Annual Average Nickel Price

petroleum-storage facilities. Merchant nickel prices
traditionally spike in wartime when demand far exceeds
supply and frequently rise in times of political unrest and
instability. Producer prices, in contrast, have been frozen in
several crises by war-production boards or emergency price-
control regulations.
The Korean Conflict is a good illustration of price spiking
and distribution controls. During the transition from a civilian
to a defense economy, demand for nickel exceeded available
supply even though North American nickel mines and plants
were operating at full capacity. At the outset of the conflict,
the U.S. Government took control of the distribution of
nickel, and from 1951 to 1957, all nickel in the United States
was under Government allocation. At the same time, the
Government also acquired nickel for the national strategic
stockpile. The combination of these actions resulted in a
severe shortage of nickel for nondefense uses (Davis, 1956).
Shortages continued throughout the conflict despite the
addition of significant new production capacity in Canada and
the United States and the rehabilitation of a number of older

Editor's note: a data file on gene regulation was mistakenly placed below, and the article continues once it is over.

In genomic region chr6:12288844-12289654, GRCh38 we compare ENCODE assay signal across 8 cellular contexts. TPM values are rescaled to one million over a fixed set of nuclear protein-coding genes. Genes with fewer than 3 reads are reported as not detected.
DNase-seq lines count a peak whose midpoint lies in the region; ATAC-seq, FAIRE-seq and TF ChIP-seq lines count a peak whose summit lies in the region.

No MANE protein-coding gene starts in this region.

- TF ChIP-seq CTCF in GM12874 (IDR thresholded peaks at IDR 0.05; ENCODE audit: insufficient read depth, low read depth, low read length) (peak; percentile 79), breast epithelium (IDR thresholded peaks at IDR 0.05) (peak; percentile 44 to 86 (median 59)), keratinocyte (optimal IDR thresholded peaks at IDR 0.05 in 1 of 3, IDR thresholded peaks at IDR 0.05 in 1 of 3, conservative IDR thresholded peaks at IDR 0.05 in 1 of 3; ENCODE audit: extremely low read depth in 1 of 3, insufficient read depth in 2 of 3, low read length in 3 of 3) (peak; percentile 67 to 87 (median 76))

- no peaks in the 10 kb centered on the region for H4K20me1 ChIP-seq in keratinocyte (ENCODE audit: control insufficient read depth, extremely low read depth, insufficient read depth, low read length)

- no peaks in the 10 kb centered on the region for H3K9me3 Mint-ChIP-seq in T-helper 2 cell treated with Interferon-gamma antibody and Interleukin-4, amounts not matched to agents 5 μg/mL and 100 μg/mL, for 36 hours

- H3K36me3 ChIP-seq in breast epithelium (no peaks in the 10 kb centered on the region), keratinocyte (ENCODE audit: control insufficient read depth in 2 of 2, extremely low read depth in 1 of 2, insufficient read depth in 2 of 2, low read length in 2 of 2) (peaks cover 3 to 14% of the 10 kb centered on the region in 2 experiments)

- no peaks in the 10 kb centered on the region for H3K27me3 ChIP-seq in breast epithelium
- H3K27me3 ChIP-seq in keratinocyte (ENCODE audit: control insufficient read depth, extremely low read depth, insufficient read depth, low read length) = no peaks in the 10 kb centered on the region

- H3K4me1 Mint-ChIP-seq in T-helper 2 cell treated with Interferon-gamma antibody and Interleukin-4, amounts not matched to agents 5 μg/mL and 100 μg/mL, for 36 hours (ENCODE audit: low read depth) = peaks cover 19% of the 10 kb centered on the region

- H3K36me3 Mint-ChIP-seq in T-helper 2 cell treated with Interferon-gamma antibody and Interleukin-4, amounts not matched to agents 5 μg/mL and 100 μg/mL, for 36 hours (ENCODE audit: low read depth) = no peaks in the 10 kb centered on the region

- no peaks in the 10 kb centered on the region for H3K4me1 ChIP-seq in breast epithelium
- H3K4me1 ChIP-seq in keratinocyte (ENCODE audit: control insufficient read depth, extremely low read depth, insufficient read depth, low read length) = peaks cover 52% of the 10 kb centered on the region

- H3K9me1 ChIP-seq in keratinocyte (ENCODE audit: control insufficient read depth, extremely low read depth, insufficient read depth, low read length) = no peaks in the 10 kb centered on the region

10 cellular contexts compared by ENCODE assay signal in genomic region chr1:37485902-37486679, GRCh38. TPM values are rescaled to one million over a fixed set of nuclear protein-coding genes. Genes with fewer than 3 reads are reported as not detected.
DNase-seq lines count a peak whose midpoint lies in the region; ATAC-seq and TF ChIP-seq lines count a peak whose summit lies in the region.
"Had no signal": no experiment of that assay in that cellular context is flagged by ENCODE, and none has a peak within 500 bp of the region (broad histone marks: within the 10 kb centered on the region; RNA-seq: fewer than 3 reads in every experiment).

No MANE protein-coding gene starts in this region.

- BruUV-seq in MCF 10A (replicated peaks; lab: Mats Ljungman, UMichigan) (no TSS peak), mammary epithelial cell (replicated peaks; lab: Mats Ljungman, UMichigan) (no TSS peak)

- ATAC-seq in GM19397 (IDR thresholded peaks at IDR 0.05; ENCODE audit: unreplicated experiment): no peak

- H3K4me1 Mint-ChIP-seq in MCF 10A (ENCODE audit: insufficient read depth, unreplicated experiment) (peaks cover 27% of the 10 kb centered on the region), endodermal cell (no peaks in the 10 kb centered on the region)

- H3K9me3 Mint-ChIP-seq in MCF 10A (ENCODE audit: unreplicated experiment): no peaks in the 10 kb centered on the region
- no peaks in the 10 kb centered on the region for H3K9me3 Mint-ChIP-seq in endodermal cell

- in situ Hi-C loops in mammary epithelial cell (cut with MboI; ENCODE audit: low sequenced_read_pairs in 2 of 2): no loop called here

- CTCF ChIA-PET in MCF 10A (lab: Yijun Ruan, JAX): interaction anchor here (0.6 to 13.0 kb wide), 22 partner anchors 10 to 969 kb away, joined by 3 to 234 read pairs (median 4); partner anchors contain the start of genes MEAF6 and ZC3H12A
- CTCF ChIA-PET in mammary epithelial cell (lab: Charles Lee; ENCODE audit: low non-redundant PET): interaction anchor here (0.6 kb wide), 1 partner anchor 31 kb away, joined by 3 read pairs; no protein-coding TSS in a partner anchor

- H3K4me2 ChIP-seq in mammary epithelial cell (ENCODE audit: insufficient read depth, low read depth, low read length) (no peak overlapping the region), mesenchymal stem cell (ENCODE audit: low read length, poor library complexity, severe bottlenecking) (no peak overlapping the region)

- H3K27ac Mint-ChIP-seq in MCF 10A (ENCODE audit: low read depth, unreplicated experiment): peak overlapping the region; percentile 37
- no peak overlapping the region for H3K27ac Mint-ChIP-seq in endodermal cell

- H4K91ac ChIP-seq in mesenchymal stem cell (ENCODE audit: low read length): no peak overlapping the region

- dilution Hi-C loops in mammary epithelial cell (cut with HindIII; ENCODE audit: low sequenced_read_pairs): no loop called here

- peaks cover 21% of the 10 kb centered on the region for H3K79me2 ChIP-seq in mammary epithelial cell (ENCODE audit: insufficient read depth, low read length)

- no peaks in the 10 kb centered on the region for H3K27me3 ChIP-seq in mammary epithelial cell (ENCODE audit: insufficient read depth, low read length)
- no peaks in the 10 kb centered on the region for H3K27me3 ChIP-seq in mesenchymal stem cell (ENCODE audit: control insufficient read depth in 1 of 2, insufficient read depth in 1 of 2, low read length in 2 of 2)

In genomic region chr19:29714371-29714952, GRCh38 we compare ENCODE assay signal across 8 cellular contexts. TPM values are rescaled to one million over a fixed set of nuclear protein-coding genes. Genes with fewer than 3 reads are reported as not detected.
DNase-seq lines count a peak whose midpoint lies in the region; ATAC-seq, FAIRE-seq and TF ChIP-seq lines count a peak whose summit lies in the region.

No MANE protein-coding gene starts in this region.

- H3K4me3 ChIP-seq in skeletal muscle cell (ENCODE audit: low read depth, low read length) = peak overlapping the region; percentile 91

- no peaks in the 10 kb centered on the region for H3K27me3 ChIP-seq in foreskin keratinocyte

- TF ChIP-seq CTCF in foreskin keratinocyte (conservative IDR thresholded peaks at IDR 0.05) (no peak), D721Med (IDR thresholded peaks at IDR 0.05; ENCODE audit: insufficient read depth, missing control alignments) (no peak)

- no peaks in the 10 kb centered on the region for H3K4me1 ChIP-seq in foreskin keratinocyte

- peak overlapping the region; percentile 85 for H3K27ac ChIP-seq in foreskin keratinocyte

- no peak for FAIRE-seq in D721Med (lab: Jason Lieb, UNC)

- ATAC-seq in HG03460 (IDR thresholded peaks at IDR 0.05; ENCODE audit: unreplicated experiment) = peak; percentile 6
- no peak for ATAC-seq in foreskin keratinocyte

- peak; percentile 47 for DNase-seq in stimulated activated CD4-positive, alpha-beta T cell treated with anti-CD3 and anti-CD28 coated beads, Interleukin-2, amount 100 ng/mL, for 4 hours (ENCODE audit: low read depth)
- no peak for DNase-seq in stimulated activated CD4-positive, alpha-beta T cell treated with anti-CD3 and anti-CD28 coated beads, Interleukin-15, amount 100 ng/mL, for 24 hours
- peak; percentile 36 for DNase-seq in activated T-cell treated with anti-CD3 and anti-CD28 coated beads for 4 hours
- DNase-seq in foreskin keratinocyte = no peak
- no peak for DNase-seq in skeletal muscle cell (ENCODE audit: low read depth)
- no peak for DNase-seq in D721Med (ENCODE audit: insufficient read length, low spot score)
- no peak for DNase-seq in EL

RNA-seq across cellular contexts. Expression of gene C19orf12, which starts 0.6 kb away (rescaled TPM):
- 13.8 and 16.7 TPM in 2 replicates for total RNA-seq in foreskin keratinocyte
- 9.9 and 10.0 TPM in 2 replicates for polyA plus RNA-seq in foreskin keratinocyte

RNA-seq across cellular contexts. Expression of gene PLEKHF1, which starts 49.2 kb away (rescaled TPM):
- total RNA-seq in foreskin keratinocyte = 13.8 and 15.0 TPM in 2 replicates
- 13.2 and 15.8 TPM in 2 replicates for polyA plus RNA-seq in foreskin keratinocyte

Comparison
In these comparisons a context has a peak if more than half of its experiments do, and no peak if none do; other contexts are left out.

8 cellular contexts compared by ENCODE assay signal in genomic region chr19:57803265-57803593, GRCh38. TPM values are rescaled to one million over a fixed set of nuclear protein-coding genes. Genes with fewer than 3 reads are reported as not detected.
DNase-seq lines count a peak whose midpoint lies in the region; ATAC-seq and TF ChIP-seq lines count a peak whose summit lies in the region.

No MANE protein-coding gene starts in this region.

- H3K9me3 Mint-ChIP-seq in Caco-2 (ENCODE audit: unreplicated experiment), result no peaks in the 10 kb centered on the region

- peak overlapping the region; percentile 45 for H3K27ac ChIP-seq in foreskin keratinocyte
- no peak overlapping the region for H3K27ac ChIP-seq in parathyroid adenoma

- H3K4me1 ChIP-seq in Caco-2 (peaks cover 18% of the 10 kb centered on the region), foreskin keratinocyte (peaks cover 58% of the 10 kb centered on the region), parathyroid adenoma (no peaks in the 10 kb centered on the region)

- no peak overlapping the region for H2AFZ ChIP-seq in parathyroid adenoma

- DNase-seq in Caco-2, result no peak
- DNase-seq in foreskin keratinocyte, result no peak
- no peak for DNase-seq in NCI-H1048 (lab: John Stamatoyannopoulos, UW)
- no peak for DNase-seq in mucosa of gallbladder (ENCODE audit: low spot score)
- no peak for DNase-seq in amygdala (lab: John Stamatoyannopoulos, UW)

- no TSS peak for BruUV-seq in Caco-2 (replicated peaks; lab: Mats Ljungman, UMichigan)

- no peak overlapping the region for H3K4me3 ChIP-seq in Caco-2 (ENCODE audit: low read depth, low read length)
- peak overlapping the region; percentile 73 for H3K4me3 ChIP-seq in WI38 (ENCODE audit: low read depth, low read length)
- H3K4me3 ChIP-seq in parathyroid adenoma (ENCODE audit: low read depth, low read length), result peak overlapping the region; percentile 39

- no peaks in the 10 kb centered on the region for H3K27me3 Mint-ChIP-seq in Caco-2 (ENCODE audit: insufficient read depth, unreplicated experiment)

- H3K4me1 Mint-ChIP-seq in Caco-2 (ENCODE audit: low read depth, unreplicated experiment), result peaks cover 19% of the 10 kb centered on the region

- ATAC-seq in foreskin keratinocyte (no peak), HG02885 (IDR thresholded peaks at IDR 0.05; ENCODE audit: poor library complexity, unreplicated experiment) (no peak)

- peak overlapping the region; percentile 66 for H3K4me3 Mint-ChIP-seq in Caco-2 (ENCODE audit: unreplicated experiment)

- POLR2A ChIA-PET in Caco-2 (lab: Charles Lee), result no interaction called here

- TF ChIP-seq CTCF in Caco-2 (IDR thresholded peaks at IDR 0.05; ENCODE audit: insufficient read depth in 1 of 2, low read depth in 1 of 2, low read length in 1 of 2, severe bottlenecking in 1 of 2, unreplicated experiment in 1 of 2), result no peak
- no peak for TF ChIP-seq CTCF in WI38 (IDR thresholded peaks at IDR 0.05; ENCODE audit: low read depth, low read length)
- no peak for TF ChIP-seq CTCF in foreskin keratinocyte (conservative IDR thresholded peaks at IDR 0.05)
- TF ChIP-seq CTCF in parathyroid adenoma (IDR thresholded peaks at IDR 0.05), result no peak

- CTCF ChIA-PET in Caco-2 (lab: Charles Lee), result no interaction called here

mines and plants. Moreover, the U.S. Government continued
to purchase nickel for the strategic stockpile after the conflict
ended. As a result, supply did not exceed civilian demand
until the latter part of 1957, 4 years after the armistice. The
producer price of nickel—tracking consumption—began a
gradual rise in 1950 and did not peak until 1957. A period of
oversupply followed, during which quoted producer and
merchant prices for nickel approximately paralleled inflation.
This situation produced a constant-dollar price for the metal
that was fairly stable for more than 10 years.
In 1969, the Canadian nickel, copper, and iron ore
industries were shut down by a prolonged series of labor
strikes. Canada was the dominant nickel-producing country
in the world at the time. Canada’s two largest producers,
Inco Limited and Falconbridge Limited, accounted for 48% of
world production the previous year. Because of the strikes,